There are several basic skills that every four-year-old should learn: reading, writing, arithmetic... and how to run a small business.
A new scheme has been launched this week to teach business and entrepreneurial skills to all Welsh pupils, from their very first years at primary school.
The Welsh Development Agency, which worked with ACCAC, the Welsh curriculum authority, to draw up the programme, believes that even pupils not yet able to write their own name can benefit from an introduction to the business world.
Sue Morgan of the WDA said: "It's not about creating young entrepreneurs.
It's about developing skills such as risk management, motivation, communication and lateral thinking.
Local authorities will train teachers in how to incorporate these skills into lesson plans. Projects for primary pupils, for example, will include looking at how to combine items of clothing and manage a stall at the school fete.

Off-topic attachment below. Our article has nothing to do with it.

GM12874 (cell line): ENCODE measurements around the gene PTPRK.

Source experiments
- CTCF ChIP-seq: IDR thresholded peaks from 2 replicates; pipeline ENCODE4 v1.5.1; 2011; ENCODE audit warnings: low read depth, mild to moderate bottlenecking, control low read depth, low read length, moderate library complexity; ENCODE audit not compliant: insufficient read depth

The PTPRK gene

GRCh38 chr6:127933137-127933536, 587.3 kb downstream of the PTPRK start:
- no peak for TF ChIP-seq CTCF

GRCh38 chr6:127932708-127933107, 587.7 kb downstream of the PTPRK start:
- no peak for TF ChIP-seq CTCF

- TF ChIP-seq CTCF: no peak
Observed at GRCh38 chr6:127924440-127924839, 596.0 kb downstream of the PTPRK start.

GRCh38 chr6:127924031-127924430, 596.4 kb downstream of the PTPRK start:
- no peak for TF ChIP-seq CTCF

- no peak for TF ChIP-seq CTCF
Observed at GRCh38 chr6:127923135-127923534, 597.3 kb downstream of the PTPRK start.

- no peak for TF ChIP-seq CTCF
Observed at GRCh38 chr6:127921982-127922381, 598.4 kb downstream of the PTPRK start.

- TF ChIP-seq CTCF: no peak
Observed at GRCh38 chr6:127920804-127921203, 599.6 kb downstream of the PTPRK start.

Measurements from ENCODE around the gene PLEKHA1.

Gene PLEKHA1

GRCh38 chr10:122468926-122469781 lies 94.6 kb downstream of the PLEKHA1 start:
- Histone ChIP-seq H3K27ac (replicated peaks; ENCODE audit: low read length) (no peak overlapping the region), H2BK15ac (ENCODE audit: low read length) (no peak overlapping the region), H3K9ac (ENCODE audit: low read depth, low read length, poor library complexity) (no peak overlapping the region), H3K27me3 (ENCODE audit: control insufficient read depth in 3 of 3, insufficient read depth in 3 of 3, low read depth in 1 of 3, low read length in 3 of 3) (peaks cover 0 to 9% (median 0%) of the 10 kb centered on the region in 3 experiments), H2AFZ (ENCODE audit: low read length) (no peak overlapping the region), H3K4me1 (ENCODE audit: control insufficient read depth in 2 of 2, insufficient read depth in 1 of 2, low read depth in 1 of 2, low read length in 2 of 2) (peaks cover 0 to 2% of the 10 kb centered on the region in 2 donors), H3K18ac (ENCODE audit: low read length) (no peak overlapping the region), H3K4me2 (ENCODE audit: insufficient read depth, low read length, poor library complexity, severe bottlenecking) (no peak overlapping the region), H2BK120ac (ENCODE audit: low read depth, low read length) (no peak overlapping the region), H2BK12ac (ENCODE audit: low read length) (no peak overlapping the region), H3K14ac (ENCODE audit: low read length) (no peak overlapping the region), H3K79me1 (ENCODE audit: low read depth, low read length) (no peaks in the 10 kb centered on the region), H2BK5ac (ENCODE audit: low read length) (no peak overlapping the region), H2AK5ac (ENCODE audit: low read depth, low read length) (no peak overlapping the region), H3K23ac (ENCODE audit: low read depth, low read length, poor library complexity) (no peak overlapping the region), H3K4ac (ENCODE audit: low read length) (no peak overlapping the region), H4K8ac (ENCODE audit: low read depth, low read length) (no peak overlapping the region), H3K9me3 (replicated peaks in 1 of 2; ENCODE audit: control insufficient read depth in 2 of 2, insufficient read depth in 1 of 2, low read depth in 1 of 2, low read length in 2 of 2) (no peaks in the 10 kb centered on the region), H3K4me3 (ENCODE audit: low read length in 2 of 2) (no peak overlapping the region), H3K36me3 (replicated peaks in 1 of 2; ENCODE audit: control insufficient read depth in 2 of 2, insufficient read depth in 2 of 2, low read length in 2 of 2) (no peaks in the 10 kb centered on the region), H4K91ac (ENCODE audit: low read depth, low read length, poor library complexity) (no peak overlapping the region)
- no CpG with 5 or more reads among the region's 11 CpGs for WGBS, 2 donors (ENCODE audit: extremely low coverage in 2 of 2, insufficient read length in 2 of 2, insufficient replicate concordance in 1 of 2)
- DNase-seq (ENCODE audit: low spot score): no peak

At Eveswell primary in Newport, where the scheme was piloted, pupils were asked to make a purse and then decide how much it would cost.
Nine-year-old Rhys Anderson said: "I looked at all the buttons and poppers that I had used, and how much work I'd put in - and I got a couple of jabs with the needle. The pain I went through will make it more expensive."
Catherine Barnett, head of Eveswell, says costing and budgeting are not obvious skills to teach primary pupils.
"This is an opportunity for them to realise that in the world outside school things cost money. We're developing a wider understanding of society and how it works," she said.
Rhys is already putting his new knowledge to practical use.
"Parents need to check if something is good quality before they buy it for their children," he said. "If they give them something and it breaks right away, the children will be heartbroken."